Johna goes to Washington: ShopRite of Tallman dietitian visits Congress to talk produce & nutrition 

BY JOHNA MAILOLLI, R.D., L.D.

Walk into any produce section of a supermarket and you are greeted by a vast and abundant selection of fresh fruits and vegetables available to you every day, 52 weeks per year. But have you ever wondered just how that produce gets into your supermarket? 

Probably not; there are probably a lot more interesting topics for you to google unless you’re one who works with directly with produce. One thing I can tell you is that it’s a lot of work! And with this task comes great responsibility, accountability and – inevitably – obstacles. 

Recently I had the opportunity to attend a produce conference in Washington DC that focused on a topic I am not well versed in: legislation. This conference was unlike any other educational experience I have had. Individuals within the produce industry from growers to distributors were all on hand. 

It really opened my eyes to the difficult and complex issues that the produce industry is facing today. Issues such as labor and immigration, global trade relations, and food safety are affecting the industry.  

One issue that was listed as a key topic at this conference, to my delight, was nutrition. Many government food and nutrition programs include produce, which all fall under the Farm Bill, a bill is being reviewed and possibly revised as you read this article! 

One of the positions and recommendations from the United Produce Association was to make the SNAP program more nutrition-focused, which as a dietitian, I could not agree with more. The SNAP program is considered both a food security and nutrition program, however, individuals who participate in this program do not necessarily buy the most nutritious foods. 

Somehow, sugar-sweetened beverages and candy are items that one may purchase with SNAP.  When a study done in 2011 by a major supermarket retailer looked at what SNAP participants were purchasing, it was alarming to see sweetened beverages like soda ranked high on the list. 

Why would we to continue to keep soda on the shopping list when we know it contains zero nutritional value and is a major contributor to chronic diseases like diabetes in both children and adults?

Another recommendation was to continue to support and strengthen incentives for produce purchases, which are funded by grants from the Food Insecurity Nutrition Incentive program, known as FINI. Incentive programs include produce voucher programs where SNAP participants who buy produce receive additional opportunities to purchase more produce whether from a grocery retailer or farmers market. One of our ShopRite dietitians actually applied to FINI and received a grant for 45,000 to implement this produce voucher program.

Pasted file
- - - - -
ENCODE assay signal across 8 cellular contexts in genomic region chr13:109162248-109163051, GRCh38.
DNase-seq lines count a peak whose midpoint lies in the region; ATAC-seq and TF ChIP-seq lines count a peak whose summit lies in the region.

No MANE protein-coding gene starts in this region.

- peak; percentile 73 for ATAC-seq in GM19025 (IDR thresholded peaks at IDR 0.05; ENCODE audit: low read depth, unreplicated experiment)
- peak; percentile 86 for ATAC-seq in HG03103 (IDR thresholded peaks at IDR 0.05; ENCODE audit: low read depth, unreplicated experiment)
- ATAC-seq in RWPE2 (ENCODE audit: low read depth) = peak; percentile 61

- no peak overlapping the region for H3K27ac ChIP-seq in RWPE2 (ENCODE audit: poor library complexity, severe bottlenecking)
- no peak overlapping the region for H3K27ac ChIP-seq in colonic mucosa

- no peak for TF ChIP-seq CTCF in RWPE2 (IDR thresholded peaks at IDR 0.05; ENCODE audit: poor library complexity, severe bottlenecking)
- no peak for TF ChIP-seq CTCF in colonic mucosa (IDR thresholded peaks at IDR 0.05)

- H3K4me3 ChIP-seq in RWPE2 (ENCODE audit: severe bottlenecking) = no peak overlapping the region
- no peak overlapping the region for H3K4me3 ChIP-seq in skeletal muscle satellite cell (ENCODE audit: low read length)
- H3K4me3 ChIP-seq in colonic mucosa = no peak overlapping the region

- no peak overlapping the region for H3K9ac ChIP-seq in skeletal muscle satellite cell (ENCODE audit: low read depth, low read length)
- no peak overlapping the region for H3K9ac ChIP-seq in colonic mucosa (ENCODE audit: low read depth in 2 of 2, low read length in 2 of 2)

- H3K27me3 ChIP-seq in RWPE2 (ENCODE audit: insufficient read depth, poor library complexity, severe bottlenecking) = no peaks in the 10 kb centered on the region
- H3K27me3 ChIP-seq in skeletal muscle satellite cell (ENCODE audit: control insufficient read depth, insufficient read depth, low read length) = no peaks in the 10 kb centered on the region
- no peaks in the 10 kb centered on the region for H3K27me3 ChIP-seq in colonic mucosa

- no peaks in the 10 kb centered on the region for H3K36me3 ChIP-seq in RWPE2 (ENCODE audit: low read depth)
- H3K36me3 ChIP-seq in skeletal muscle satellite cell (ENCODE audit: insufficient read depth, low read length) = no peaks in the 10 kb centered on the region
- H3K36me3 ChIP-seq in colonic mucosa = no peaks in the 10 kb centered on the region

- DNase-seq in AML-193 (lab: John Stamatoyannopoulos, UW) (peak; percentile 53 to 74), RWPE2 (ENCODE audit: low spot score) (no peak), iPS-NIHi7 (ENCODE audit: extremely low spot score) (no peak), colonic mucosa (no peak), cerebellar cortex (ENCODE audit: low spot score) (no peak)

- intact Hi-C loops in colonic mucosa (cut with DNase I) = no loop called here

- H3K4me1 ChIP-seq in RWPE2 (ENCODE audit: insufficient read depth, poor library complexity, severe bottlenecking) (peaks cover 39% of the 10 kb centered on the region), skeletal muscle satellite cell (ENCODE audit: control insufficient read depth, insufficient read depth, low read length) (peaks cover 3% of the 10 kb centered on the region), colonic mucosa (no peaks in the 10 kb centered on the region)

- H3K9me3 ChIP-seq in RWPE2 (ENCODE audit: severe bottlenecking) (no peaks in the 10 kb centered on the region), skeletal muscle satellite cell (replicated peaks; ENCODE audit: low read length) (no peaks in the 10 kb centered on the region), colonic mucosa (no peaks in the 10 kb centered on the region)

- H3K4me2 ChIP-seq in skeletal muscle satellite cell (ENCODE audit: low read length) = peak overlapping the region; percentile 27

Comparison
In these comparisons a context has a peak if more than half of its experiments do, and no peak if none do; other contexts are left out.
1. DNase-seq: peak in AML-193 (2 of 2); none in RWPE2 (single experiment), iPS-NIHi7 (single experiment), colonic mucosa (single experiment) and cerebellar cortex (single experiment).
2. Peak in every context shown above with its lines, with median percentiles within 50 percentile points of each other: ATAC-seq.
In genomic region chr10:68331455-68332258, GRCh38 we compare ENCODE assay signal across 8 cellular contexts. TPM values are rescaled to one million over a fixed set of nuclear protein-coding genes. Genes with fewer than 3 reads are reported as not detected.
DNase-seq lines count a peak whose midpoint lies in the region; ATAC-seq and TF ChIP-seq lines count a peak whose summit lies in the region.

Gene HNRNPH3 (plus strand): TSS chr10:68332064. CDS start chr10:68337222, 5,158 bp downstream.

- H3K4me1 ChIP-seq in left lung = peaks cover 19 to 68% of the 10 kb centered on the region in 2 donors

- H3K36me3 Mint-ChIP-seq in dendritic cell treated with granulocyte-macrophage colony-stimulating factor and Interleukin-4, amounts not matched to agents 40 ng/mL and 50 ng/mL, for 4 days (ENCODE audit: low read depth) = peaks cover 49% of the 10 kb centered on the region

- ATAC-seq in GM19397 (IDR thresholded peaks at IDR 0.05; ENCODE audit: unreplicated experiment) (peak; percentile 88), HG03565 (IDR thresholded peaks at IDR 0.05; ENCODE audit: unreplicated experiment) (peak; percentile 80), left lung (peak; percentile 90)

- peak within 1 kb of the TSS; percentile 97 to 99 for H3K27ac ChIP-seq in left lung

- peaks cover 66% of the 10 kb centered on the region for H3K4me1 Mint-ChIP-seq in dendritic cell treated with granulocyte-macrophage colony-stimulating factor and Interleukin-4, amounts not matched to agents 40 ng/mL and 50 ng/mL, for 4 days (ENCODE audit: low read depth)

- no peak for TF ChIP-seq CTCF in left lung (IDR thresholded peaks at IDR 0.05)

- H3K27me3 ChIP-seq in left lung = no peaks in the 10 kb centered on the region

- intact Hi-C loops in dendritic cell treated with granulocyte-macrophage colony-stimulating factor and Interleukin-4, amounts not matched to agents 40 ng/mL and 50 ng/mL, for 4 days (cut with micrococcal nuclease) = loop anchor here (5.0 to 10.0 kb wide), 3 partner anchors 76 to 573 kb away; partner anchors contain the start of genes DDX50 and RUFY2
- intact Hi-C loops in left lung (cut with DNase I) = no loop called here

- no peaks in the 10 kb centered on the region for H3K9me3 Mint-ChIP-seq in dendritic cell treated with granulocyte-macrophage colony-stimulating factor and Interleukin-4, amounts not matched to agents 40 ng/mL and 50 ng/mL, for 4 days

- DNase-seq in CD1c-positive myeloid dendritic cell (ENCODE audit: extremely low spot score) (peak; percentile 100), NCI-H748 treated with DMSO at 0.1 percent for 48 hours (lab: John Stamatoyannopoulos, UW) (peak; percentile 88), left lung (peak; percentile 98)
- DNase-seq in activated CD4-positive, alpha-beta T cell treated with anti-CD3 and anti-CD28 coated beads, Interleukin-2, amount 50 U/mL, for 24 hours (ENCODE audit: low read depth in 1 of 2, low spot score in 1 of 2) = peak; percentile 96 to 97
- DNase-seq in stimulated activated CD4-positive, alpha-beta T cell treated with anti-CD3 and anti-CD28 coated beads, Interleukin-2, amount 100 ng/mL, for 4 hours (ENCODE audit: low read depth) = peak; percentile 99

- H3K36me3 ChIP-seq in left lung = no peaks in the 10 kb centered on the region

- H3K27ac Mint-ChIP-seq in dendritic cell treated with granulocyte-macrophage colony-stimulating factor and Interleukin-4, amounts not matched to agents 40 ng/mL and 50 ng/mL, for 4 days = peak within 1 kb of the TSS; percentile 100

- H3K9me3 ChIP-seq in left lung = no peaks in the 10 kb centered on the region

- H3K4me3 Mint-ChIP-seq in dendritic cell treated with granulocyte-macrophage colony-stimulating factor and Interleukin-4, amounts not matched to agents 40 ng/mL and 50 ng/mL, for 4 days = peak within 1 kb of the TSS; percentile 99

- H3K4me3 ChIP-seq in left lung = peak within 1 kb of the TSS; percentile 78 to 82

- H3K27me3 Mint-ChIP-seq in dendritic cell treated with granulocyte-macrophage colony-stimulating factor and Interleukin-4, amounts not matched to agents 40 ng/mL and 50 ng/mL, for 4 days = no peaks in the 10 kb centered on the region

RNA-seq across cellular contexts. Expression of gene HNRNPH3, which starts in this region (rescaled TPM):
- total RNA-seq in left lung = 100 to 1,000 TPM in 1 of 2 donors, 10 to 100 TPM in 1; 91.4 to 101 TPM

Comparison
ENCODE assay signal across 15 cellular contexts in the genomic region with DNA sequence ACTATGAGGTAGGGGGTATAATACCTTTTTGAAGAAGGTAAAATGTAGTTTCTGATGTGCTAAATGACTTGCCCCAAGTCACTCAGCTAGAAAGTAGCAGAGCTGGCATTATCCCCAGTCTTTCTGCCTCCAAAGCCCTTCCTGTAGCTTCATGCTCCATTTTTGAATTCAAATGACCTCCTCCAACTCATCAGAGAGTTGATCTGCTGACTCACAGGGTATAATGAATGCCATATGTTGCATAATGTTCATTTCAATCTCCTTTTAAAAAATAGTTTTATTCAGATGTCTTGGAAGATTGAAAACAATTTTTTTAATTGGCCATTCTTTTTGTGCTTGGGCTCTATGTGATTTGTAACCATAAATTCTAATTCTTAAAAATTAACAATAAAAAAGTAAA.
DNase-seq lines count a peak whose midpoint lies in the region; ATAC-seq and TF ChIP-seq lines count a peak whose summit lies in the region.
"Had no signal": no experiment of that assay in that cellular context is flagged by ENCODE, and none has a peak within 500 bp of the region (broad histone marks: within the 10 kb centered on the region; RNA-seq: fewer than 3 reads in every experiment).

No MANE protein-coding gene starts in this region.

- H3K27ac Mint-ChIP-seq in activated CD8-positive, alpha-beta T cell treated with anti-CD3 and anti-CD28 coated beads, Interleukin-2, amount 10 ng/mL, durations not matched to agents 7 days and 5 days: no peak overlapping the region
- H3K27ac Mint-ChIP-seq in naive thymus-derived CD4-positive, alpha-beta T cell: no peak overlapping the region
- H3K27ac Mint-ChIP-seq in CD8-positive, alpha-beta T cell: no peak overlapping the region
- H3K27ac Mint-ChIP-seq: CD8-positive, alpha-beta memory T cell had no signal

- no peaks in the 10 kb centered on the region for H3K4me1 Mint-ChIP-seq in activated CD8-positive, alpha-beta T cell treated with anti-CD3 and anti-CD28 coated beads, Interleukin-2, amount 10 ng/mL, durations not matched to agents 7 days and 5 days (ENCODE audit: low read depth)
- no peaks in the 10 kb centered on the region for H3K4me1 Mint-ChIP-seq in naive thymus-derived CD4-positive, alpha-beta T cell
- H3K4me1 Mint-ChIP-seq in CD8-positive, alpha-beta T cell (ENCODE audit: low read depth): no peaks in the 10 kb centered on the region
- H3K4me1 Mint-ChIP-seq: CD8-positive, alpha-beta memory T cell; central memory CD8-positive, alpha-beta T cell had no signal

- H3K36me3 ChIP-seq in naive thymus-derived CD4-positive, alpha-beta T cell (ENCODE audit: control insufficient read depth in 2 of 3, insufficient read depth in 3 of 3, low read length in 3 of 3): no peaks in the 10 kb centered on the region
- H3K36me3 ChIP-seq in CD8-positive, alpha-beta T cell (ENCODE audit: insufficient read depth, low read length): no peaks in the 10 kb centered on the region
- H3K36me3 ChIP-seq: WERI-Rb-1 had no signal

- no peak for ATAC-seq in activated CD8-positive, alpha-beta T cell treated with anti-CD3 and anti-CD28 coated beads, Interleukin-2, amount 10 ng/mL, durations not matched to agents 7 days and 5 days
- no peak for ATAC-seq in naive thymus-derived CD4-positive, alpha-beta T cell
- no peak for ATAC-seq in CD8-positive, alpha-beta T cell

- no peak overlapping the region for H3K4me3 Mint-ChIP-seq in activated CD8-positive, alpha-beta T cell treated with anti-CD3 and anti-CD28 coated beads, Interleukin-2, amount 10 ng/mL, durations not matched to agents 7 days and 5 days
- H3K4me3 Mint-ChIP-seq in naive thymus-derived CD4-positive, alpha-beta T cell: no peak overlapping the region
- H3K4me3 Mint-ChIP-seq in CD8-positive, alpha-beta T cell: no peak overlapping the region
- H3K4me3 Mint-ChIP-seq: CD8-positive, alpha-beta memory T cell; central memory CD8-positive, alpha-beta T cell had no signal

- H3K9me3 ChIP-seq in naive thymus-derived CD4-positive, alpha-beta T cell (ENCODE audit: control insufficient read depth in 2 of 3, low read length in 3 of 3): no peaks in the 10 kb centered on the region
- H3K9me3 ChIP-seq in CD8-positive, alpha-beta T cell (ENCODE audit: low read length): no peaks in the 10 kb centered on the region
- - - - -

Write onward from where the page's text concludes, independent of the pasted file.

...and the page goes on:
The results of her program showed a 100 percent increase in produce consumption. The success of these programs prove that when low income individuals are given additional opportunities to incorporate fruits and vegetables, they’ll take it! 

This creates a win-win situation for the businesses, dietitians, and brings us one step closer toward eradicating America’s obesity epidemic. Hospitals and physicians can also elect to participate in produce prescription programs where doctors prescribe produce to their clients who receive SNAP benefits. How cool is that? 

A unique part of this conference was that as a team, we were able to actually meet with both House representatives and senators on Capitol Hill to voice our concerns, as well as make proposals for possible solutions. I wasn’t sure what to expect, to be honest, as this was my first time meeting with Congressional reps about anything.

I also questioned how I would fit in on my team as a supermarket registered dietitian. My doubts and feeling soon changed after our first few appointments. I was surprised and pleased to see how receptive many of the representatives and senators were to our issues. 

I found the  confidence to speak my part by sharing the impact I’ve seen from these programs, such as through the fruit and vegetable program. This is a program where children get to try a free piece of fruit or vegetable. 

For some kids, it is an opportunity to try a fruit or vegetable they have never tried before.  Can you believe there are kids in the United States who have never tried sweet potatoes or even strawberries? 

It was at that moment I knew that I was in the right place and that I was the right person to be speaking about this topic. 

I left Washington DC feeling empowered and wanting to become more involved in legislation supportive of good health, as well as more involved in the produce industry. I am thankful to have had the opportunity to share my voice with representatives of the American people.

*Johna would like to thank the Caplan Family for this the opportunity to attend the United Fresh Washington Conference. The Frieda Rapoport Caplan Family Business Scholarship Program provides scholarships for representatives from family businesses to participate in the United Fresh Annual Washington Conference. The Program launched in 2001 by Karen Caplan and Jackie Caplan Wiggins, Frieda’s, Inc., on behalf of their mother, Frieda Rapoport Caplan.